How ‘Top Gun: Maverick’ Broke All the Rules to Become a $1 Billion Box Office Hit

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Despite a primarily American audience and a summer release, the “Top Gun” sequel has shown unprecedented legs over the last month

top gun: maverick
"Top Gun: Maverick" (Paramount)

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“Top Gun: Maverick” has become the 50th film in box office history to gross $1 billion worldwide, but there’s no film that has had a path to this milestone quite like the one that Paramount, Skydance and Tom Cruise have blazed over the past month.

The sequel to Cruise’s first big blockbuster back in 1986 is expected to hit the $1 billion mark at the end of its fifth weekend in theaters, with $521 million coming from domestic theaters and $484 million from overseas. It is Cruise’s first $1 billion hit in his career — the closest he got previously was 2018’s “Mission: Impossible — Fallout” with $787 million — and is only the fourth Paramount release to hit that mark (after “Titanic” and the “Transformers” films “Dark of the Moon” and “Age of Extinction”).

“It’s rare to get the special kind of alchemy that creates a true event film, and we have been absolutely blown away by the global response to ‘Top Gun: Maverick’,” said Paramount CEO/President Brian Robbins said in a statement Monday.  “Thank you to the incomparable Tom Cruise, our visionary filmmakers and talented cast, and our amazing marketing and distribution teams, for delivering an absolutely perfect movie and theatrical experience for audiences around the world.”

Most films that hit $1 billion are able to do so thanks to strong international performance that makes up more than half of the global gross. While Cruise’s star power and his global press tour for “Top Gun: Maverick” in Cannes, Tokyo and other major global cities certainly boosted the film’s performance abroad, a blockbuster about a team of U.S. Navy fighter pilots was always expected to get the majority of its money from stateside audiences.

Of the fifty $1 billion hits in box office history, “Maverick” is only the fourth to make the majority of its gross from domestic receipts. The other three are “The Dark Knight” in 2008 ($534.9 million domestic/$1 billion worldwide), “Rogue One” in 2016 ($532.1 million domestic/$1.05 billion worldwide) and “Black Panther” in 2018 ($700 million domestic/$1.34 billion worldwide).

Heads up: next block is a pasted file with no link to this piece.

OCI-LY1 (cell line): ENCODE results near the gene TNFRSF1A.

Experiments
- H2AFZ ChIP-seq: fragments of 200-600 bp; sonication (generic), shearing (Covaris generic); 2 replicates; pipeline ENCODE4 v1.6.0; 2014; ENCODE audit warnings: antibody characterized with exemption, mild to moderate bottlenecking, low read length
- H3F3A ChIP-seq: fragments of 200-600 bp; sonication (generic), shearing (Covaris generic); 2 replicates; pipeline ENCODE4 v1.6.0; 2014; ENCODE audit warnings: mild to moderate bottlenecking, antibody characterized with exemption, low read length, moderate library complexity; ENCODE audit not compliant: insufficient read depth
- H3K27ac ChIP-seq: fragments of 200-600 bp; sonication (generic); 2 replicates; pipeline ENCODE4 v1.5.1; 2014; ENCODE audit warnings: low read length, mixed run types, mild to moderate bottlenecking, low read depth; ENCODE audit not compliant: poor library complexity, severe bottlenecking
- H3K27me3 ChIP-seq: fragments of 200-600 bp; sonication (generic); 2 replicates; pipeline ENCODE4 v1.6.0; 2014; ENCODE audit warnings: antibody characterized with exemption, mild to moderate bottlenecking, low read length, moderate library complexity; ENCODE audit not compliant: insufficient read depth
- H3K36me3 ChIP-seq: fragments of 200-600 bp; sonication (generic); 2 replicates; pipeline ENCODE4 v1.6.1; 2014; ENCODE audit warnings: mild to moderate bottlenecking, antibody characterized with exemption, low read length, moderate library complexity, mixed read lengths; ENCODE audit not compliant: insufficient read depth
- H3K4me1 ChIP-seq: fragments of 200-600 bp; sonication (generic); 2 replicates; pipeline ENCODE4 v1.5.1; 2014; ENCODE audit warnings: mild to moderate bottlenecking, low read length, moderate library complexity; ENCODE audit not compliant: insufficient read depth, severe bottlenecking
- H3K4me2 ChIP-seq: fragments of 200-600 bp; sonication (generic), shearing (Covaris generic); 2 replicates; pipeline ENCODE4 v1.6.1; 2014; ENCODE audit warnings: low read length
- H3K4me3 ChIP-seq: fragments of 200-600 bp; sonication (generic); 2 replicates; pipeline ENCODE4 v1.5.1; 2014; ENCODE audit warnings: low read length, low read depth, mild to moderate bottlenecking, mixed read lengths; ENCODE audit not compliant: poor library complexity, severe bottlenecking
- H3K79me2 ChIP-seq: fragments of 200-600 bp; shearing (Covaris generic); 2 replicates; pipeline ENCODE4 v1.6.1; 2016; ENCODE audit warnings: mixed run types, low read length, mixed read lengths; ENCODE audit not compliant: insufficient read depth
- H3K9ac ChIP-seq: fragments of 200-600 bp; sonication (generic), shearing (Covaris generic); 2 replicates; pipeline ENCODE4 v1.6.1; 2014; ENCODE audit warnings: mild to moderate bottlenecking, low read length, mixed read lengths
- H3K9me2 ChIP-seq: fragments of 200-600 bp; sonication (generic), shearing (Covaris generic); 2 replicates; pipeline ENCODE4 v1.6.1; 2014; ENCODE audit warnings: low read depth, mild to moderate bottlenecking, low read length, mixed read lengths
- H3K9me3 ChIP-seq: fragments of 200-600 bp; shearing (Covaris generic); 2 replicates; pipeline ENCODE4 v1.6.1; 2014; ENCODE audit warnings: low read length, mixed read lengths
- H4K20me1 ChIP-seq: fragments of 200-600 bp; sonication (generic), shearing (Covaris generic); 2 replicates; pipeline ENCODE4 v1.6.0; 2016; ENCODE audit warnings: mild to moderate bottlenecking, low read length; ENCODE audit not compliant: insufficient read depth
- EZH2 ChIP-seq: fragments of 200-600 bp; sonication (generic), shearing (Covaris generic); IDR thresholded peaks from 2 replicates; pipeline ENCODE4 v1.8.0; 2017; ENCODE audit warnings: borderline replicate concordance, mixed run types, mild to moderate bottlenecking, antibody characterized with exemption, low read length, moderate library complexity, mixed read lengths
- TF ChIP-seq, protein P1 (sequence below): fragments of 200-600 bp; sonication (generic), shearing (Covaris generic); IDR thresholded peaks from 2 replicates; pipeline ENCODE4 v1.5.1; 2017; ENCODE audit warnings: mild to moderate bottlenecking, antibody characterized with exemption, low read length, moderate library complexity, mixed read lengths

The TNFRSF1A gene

And among those four films, “Maverick” still stands out. “Black Panther” and “Rogue One” were released in the winter, a period with fewer major blockbusters packed in on a week-to-week basis. That allows a film with overwhelming popularity to leg out for weeks if not months, as evidenced by the fact that four of the top five highest grossing domestic films ever, including “Star Wars: The Force Awakens” and last year’s “Spider-Man: No Way Home,” were released in the winter months.

While “The Dark Knight” was a summer release, it just squeaked past the $1 billion mark while all signs point to “Maverick” continuing to run strong as it enters its second month in theaters. After posting a record Memorial Day opening weekend, “Maverick” had the strongest second weekend of any film with a $100 million-plus launch, and its weekend drops since then have been held to under 45%.

At this pace, “Maverick” should be able to cross the $600 million mark in North America, putting it alongside the 2015 Universal film “Jurassic World” as the only summer movie that’s not an “Avengers” film to hit that milestone. If it continues to run strong into August and September and hit $700 million, it will join “Avengers: Endgame” as the only summer release to hit that mark.

Again, these numbers, the kinds we have only seen over the past decade for the biggest of the big blockbuster franchises, are being put out by a legacy sequel to a film that came out 36 years ago.

Even with the competition from Universal’s “Jurassic World: Dominion,” another heavyweight franchise entry that is also a lock to hit $1 billion, “Top Gun: Maverick” has captivated an entire nation of moviegoers of all ages with its gripping aerial dogfights, tense plot, heartwarming reconciliation story between Cruise and Miles Teller’s characters and a poignant cameo from Val Kilmer.

The most successful franchise films in the COVID era — MGM’s “No Time to Die,” Sony’s “Spider-Man: No Way Home” and Warner Bros.’ “The Batman” — have been able to provide more than just familiar characters to draw fans. They’ve won over audiences with gripping, blockbuster-level excitement that can’t be replicated when streaming the film at home.

“Top Gun: Maverick” has achieved that “must see in theaters” status to a degree far beyond what can be attributed to mere Gen X nostalgia for the original. It’s now being seen again and again not because of the legacy of its ’80s predecessor, but because of the legacy it is building for itself right now.